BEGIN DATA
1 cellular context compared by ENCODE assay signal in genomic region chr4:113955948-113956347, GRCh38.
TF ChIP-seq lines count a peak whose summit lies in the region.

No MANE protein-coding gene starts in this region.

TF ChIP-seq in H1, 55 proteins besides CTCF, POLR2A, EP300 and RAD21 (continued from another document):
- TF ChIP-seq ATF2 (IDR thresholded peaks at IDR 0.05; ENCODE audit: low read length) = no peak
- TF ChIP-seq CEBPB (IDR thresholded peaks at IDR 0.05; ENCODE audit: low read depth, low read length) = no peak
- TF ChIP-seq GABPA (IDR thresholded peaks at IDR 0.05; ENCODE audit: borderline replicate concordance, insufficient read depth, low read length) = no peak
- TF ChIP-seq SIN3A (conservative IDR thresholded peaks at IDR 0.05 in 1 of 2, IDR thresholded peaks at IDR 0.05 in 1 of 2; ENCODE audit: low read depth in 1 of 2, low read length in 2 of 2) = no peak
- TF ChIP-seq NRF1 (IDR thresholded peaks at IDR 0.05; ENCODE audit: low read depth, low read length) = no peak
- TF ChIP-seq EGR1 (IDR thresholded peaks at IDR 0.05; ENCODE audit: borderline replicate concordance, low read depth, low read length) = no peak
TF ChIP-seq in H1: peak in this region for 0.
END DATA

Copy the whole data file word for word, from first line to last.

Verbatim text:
1 cellular context compared by ENCODE assay signal in genomic region chr4:113955948-113956347, GRCh38.
TF ChIP-seq lines count a peak whose summit lies in the region.

No MANE protein-coding gene starts in this region.

TF ChIP-seq in H1, 55 proteins besides CTCF, POLR2A, EP300 and RAD21 (continued from another document):
- TF ChIP-seq ATF2 (IDR thresholded peaks at IDR 0.05; ENCODE audit: low read length) = no peak
- TF ChIP-seq CEBPB (IDR thresholded peaks at IDR 0.05; ENCODE audit: low read depth, low read length) = no peak
- TF ChIP-seq GABPA (IDR thresholded peaks at IDR 0.05; ENCODE audit: borderline replicate concordance, insufficient read depth, low read length) = no peak
- TF ChIP-seq SIN3A (conservative IDR thresholded peaks at IDR 0.05 in 1 of 2, IDR thresholded peaks at IDR 0.05 in 1 of 2; ENCODE audit: low read depth in 1 of 2, low read length in 2 of 2) = no peak
- TF ChIP-seq NRF1 (IDR thresholded peaks at IDR 0.05; ENCODE audit: low read depth, low read length) = no peak
- TF ChIP-seq EGR1 (IDR thresholded peaks at IDR 0.05; ENCODE audit: borderline replicate concordance, low read depth, low read length) = no peak
TF ChIP-seq in H1: peak in this region for 0.